Most of these deaths are preventable, but the “tough on crime” rhetoric of the decades-long drug war and the stigma connected with drug use have hindered the general adoption of life-saving overdose prevention and treatment plans.
Reasons for Overdose
Anyone, at any age or time, can overdose from drugs or alcohol. Even “stable” substance use can prompt a fatal overdose.
- Accidental : If a person takes the wrong substance or combination of importance in the wrong amount or at the wrong time without understanding that it could cause them harm
- Intentional : A person takes an overdose to get ‘high’ or inflict self-harm (which may be a call for help or a suicide attempt)
Drug Overdose Seizures
Seizures are a common complication of drug intoxication, and up to 9% of status epilepticus cases are caused by a drug or poison. While the specific drugs associated with drug‐induced seizures may vary by geography and change over time, commonly reported causes to include antidepressants, stimulants, and antihistamines.
Seizures occur generally as a result of inadequate inhibitory influences (e.g., gamma-aminobutyric acid, GABA) or excessive excitatory stimulation (e.g. glutamate) although many other neurotransmitters play a role. Most drug‐induced seizures are self‐limited. However, status epilepticus occurs in up to 10% of cases. Prolonged or recurrent seizures can lead to serious complications and require vigorous supportive care and anticonvulsant drugs. 
What Should Be Done During an Overdose?
Opioid overdose is now the leading cause of accidental death in the United States, surpassing even motor vehicle accidents. Overdose deaths are preventable, and, with naloxone, emergency treatment of known or suspected opioid overdose, you can save a life.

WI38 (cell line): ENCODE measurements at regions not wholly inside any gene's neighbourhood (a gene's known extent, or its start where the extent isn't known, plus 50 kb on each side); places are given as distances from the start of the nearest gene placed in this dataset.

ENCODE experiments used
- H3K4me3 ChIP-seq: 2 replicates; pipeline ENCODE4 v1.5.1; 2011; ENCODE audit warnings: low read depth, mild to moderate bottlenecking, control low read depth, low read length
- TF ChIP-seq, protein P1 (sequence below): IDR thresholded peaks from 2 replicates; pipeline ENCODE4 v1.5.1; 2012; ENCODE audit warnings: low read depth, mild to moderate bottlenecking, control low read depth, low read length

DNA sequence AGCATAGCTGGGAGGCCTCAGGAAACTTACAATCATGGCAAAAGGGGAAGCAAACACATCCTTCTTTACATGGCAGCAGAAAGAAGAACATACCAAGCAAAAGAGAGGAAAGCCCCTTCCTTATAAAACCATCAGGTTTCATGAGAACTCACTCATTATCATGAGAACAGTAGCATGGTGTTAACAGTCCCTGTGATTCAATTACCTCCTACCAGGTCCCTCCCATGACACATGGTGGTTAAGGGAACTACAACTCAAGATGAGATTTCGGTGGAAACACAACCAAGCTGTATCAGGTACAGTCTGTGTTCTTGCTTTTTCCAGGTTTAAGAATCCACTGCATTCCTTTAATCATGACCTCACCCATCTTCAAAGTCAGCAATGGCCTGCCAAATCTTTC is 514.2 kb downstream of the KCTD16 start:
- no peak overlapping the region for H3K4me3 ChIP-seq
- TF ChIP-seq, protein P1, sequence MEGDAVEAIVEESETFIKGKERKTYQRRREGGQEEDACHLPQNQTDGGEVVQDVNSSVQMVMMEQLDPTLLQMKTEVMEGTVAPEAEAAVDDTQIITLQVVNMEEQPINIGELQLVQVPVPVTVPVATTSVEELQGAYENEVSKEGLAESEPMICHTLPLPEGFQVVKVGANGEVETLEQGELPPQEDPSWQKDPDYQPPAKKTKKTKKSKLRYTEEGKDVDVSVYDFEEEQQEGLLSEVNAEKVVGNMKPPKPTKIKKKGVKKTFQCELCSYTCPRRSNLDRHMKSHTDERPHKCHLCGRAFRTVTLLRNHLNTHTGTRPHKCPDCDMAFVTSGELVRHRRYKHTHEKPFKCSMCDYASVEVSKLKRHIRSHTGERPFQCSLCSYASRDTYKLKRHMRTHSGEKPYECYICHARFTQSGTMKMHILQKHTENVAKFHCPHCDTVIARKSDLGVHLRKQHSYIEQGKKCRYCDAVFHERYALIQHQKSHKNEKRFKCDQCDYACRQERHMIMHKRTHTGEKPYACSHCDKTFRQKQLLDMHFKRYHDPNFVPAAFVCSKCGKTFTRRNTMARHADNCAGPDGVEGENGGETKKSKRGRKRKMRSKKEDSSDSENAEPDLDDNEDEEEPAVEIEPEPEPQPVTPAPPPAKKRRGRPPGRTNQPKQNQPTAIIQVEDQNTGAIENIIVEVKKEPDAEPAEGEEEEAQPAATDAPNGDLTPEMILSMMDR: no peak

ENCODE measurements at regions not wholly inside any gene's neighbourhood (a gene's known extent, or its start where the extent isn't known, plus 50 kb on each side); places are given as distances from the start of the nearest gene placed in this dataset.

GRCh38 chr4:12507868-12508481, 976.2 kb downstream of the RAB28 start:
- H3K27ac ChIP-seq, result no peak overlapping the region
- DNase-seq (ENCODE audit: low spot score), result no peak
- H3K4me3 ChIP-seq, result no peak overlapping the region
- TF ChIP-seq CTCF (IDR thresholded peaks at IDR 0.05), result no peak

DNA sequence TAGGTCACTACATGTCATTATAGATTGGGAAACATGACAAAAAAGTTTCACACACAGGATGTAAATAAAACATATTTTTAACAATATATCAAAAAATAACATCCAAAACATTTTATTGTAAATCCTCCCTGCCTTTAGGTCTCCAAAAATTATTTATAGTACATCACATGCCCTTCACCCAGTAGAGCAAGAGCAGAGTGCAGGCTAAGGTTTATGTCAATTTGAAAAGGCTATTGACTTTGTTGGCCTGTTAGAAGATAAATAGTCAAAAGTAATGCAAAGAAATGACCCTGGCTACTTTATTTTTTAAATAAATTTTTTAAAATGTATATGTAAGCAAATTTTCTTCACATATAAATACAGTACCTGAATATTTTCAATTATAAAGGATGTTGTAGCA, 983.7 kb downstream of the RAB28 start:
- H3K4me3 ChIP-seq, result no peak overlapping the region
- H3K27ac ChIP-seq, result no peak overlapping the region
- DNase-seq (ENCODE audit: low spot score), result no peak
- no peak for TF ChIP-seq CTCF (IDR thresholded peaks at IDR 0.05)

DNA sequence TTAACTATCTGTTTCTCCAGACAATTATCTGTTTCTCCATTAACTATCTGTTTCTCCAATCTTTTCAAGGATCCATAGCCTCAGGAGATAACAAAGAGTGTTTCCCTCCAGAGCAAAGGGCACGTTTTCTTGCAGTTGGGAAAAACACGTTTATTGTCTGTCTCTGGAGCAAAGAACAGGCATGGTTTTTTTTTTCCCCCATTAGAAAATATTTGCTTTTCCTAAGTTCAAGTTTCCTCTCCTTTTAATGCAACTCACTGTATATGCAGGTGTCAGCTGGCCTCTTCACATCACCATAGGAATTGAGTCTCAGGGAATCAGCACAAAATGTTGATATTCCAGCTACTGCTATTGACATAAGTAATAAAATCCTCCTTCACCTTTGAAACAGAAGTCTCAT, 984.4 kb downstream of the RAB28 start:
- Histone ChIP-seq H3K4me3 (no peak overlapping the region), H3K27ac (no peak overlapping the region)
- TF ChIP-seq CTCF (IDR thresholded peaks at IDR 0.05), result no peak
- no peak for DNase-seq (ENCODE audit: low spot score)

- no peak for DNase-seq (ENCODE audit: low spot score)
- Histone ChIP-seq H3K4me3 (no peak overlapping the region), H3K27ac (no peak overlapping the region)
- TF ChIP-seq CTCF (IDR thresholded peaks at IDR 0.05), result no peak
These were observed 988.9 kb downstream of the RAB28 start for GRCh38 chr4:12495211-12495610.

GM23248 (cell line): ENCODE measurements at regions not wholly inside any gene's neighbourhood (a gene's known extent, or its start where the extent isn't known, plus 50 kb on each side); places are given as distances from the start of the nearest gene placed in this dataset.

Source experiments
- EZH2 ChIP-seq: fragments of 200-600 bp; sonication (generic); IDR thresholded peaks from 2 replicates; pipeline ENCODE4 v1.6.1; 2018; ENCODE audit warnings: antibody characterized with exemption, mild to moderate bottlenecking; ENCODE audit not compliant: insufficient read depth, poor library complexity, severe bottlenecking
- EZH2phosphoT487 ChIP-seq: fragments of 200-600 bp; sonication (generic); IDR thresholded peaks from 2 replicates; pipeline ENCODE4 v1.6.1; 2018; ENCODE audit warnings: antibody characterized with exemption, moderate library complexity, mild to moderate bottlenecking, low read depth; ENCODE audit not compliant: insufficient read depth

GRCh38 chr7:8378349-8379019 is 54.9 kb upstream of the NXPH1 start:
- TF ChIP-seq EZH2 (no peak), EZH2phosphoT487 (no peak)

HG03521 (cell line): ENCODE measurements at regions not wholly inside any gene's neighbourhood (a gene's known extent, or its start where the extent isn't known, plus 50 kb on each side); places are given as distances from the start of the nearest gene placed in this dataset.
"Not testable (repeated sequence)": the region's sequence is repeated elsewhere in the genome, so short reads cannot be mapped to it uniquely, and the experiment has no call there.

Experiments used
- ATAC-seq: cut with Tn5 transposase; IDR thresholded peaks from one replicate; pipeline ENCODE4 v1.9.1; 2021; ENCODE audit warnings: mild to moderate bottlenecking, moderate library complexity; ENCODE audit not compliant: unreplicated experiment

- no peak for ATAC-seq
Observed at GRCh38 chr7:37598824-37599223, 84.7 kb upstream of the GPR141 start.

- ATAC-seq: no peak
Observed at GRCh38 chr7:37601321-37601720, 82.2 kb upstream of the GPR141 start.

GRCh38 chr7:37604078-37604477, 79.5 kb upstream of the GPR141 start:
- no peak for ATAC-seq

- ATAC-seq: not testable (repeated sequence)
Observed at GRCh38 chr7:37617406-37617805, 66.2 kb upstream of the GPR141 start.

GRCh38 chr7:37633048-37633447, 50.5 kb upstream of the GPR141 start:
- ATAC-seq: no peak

First Aid for Overdose
- Call 911 for medical help
- Give naloxone if you have it. Spray Narcan Nasal Spray into one nostril, or inject intramuscular naloxone into the upper arm or thigh
- If the person is not breathing, do rescue breathing (mouth-to-mouth) or CPR if you know how
- Wait two minutes for the person to respond. Continue rescue breathing (or CPR if you are trained). If the person does not respond after two minutes, give a second dose of naloxone
- Lay the person on their side in the rescue position, so they do not choke if they vomit
- Wait for help to arrive
Overdose Risk Factors
If you abuse any substance, there is always a risk of overdosing. However, certain actions and conditions may further increase that risk, and it is important to be aware of them in order to reduce the chance of a person overdosing, these factors include:
- Prior overdose
- Abusing multiple substances, including alcohol
- Taking a large amount of the substance at once
- Dropping out of substance abuse treatment
- Gradually increasing the dose of the substance over time
- Low level of physical tolerance
- A reluctance to seek emergency help when needed
- Intravenous drug use
- Being recently released from prison
- Previous suicide attempts
- Resuming drug use after a period of abstinence
Tolerance refers to the state that occurs when your body has become accustomed to the presence of the drug, so it requires increased amounts or more frequent doses of the drug to achieve the kind of high you previously got with a smaller dose.
4 Ways of Preventing Drug Overdose
Illicitly manufactured fentanyl, heroin, cocaine, or methamphetamine (alone or in combination) were involved in nearly 85% of drug overdose deaths in 24 states and the District of Columbia during January–June 2019. More than 3 out of 5 overdose deaths involved at least one potential opportunity to link people to care before an overdose or to implement life-saving actions when an overdose occurred.